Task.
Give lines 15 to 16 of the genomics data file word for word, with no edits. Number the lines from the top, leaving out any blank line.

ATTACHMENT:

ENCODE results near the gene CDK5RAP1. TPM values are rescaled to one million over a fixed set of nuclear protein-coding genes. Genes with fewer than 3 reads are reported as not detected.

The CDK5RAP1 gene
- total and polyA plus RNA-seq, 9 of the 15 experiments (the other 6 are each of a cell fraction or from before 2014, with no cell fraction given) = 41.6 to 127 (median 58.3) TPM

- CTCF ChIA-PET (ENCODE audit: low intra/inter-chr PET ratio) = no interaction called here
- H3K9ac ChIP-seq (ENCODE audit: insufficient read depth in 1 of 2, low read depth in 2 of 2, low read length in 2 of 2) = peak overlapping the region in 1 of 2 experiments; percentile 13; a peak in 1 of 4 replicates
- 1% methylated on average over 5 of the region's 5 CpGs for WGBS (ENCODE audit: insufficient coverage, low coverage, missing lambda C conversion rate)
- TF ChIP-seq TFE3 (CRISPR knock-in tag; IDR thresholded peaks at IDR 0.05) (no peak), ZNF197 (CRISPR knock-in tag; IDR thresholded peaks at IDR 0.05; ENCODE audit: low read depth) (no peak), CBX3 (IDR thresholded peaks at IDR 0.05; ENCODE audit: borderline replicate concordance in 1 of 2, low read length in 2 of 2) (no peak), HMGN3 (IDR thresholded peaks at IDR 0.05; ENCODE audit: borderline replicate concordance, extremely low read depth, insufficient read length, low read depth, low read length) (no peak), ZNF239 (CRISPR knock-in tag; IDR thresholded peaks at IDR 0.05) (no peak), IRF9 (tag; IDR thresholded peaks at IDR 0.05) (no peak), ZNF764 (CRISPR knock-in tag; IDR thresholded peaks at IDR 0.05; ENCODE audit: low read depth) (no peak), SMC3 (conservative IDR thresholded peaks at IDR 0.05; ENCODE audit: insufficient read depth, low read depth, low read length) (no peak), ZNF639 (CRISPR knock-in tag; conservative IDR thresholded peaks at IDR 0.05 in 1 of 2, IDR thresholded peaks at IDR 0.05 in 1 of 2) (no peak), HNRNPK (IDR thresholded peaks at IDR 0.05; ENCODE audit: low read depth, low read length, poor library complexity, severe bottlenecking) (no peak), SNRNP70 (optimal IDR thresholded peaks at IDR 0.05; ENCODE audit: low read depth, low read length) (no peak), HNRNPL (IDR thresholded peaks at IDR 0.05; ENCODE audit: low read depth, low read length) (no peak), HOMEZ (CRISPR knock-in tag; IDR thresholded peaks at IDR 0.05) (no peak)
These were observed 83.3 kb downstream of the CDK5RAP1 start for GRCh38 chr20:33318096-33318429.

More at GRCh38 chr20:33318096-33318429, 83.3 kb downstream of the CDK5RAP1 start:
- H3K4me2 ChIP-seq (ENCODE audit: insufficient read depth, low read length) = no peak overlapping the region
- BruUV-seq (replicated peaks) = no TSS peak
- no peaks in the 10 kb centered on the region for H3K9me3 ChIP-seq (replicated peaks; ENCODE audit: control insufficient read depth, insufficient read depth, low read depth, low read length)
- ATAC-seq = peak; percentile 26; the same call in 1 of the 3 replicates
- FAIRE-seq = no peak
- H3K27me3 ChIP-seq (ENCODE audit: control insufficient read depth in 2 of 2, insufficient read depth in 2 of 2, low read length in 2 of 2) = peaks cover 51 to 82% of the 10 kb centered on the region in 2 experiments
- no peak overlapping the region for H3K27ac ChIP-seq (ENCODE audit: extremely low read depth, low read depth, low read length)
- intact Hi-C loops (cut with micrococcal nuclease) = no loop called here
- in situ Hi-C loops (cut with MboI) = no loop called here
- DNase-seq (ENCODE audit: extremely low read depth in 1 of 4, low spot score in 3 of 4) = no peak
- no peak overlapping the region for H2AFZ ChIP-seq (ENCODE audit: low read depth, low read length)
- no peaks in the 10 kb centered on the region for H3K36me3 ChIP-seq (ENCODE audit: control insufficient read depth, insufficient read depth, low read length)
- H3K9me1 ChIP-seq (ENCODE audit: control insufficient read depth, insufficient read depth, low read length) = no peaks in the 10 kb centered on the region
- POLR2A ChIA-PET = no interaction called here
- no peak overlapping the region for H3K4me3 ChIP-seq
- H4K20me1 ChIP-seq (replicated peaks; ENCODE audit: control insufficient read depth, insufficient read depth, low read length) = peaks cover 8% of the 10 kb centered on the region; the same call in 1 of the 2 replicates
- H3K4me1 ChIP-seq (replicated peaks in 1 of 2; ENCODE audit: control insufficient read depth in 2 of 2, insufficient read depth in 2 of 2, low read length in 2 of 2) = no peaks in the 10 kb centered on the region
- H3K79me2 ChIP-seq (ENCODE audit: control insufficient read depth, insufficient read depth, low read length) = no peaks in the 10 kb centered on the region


- H3K27me3 ChIP-seq (ENCODE audit: control insufficient read depth in 2 of 2, insufficient read depth in 2 of 2, low read length in 2 of 2) = peaks cover 51 to 82% of the 10 kb centered on the region in 2 experiments
- no peak overlapping the region for H3K27ac ChIP-seq (ENCODE audit: extremely low read depth, low read depth, low read length)